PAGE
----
HER PROJECT:  Stabilizing a fluorescent compound

WHAT LED TO THE PROJECT: As the daughter of John Zoltewicz, a longtime professor of organic chemistry at the University of Florida in Gainesville, Susie Zoltewicz grew up hearing about chemical experiments. They intrigued her, and so, as a high school student in the 1980s, she decided to do an unusual thing for a teenager: spend more time with her dad than necessary. She joined his lab to work on a project to enter in science fairs and competitions.

"It was a little stressful at times," she says. "He was pretty strict." She tried to quit more than once, but then her work started garnering attention at various science fairs. At the time there was some speculation that a particular fluorescent compound could be used in cancer treatment, but the compound broke apart rapidly in water. That would be a problem, because water is a key ingredient in the human body. Zoltewicz's work showed that by incorporating micelles—basically, a detergent called SDS found in laundry soaps—into water solutions with the fluorescent compound, you could make it last longer in the body. Zoltewicz entered her results in the 1986 Westinghouse Science Talent Search and was named a finalist.

HOW IT AFFECTED HER CAREER: Working in the lab—and winning awards—whetted Zoltewicz's taste for research. At Princeton University she studied molecular biology, and afterward, pursued her PhD in developmental biology at the University of California, Berkeley, (where she dedicated her thesis "To my dad, for leading me to science"). Her main focus has been studying how the central nervous system develops in embryos: in frogs as a graduate student, then in mice as a postdoc at Duke University starting in 1997, and later at U.C. San Francisco when her lab moved to the Ernest Gallo Clinic and Research Center there in 1999.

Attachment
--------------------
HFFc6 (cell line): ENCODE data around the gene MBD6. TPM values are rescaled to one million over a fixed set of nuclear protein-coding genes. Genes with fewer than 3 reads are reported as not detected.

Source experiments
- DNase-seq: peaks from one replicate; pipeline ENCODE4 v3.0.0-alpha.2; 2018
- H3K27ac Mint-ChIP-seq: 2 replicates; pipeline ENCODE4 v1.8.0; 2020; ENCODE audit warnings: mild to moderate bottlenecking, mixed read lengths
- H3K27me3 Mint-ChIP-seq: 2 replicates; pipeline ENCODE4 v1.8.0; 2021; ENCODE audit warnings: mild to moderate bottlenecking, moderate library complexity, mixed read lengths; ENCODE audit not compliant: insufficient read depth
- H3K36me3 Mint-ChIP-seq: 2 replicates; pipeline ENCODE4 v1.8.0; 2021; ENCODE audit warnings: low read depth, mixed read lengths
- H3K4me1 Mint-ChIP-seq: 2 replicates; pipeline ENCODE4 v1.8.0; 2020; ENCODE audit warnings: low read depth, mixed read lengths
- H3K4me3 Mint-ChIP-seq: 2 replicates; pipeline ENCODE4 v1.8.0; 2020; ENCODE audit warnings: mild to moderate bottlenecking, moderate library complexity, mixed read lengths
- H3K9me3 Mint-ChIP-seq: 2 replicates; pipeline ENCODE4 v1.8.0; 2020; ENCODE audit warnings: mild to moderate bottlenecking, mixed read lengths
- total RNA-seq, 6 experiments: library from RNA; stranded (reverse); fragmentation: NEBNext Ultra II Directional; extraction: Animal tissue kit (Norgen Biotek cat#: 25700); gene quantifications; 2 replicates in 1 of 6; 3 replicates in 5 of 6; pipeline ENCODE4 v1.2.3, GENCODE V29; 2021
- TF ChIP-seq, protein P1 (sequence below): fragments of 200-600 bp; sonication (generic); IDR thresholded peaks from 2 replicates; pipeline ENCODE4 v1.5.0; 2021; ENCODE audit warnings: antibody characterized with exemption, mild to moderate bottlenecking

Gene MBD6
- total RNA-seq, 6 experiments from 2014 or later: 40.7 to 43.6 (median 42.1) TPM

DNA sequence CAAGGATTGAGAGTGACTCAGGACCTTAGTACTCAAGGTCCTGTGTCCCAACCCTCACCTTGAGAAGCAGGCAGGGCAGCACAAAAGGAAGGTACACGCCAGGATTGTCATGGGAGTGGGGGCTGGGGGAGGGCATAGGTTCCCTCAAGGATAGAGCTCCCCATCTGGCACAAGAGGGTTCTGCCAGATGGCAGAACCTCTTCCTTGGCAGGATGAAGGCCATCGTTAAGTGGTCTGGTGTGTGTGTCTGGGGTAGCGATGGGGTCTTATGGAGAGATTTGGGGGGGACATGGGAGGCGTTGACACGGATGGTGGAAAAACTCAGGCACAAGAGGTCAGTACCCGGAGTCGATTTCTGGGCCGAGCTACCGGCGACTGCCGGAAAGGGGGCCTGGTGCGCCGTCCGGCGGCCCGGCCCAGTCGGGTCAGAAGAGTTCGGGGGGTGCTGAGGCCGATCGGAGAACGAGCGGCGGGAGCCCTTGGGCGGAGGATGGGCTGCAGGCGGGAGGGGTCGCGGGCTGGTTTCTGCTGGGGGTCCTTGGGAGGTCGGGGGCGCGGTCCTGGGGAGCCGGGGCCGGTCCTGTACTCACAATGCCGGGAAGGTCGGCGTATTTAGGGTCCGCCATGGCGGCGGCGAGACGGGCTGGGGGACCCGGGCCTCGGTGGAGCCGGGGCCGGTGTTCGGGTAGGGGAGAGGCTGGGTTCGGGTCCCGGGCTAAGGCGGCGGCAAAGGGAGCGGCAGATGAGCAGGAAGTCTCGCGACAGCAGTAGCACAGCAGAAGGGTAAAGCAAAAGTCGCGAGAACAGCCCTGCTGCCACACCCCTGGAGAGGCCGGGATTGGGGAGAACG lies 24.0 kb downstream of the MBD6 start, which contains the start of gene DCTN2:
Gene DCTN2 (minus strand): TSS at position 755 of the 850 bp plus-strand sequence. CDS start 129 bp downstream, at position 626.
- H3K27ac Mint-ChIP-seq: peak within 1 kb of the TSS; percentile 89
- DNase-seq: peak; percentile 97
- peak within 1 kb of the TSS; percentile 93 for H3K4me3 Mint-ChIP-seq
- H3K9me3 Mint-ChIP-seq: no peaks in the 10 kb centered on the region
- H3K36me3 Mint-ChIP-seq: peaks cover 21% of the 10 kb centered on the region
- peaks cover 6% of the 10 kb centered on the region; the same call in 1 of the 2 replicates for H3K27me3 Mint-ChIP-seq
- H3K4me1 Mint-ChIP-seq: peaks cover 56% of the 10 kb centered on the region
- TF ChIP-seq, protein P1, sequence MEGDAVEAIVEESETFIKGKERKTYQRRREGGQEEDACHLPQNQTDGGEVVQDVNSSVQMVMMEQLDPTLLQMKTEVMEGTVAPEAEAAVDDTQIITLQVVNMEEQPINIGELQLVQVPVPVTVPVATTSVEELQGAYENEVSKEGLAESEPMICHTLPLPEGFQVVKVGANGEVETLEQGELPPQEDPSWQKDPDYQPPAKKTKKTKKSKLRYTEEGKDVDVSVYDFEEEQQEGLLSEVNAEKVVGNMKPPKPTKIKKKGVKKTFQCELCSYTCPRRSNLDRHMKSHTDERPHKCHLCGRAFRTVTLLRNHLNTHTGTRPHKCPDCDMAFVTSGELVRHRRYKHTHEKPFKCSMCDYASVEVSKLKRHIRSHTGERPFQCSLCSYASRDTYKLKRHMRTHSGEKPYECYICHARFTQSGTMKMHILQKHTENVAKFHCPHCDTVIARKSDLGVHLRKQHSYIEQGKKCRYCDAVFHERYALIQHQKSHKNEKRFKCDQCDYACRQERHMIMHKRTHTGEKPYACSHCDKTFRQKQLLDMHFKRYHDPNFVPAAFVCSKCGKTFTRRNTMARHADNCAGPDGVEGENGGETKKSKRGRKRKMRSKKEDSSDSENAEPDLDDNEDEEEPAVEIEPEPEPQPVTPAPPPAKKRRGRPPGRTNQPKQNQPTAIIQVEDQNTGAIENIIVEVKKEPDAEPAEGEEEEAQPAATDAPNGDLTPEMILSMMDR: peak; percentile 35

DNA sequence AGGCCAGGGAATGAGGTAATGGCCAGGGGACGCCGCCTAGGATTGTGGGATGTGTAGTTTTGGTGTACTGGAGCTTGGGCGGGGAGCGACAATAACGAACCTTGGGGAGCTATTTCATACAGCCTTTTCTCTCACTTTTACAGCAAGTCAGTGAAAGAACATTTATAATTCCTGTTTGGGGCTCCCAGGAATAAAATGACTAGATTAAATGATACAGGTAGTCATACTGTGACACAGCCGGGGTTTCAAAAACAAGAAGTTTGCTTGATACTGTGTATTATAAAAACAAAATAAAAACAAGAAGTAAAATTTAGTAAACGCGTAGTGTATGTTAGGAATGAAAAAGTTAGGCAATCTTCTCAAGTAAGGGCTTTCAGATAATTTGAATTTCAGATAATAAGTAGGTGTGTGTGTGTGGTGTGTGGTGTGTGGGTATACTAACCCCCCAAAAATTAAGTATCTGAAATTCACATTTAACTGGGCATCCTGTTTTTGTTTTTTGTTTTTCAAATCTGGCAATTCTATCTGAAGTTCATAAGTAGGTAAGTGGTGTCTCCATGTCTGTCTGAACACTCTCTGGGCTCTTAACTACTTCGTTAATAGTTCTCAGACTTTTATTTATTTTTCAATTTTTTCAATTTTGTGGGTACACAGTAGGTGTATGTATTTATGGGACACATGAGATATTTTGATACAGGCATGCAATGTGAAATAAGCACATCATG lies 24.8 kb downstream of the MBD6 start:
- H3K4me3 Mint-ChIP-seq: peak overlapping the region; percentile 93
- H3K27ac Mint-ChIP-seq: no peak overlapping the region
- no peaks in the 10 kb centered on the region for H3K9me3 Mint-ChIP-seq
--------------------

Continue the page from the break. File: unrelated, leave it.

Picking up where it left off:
In 2003 she was promoted to an associate research scientist at Gallo. She works on a gene called Oto, mutations in which block head development. In her experiments, "basically what you do to try to understand something is to mess it up and compare it to the normal," she says. So with frogs, for instance, she cut and pasted genes in experiments that sometimes led to the development of two-headed (or no-headed) tadpoles. Although this sounds a bit grim, she notes that there are multiple humans born each year with severe head defects. Many die quickly. "We want to understand why that does happen and prevent it from happening," she says.

Her father—now retired—has watched her career with pride. "The father–daughter to teacher–pupil to fellow scientist progression has caused our relationship to mature and expand through common learning experiences and activities, providing a special bond," he says.

WHAT SHE'S DOING NOW: Zoltewicz's lab at Gallo closed in 2006 (the professor who ran it left to work for Genentech in 2005). So she decided to move back home to Gainesville to take a break before diving back into research. She and her father are now working together again—this time on painting and renovating her house. "It's better than the lab days," she says. "We're getting to know each other as adults and people—and getting to be friends."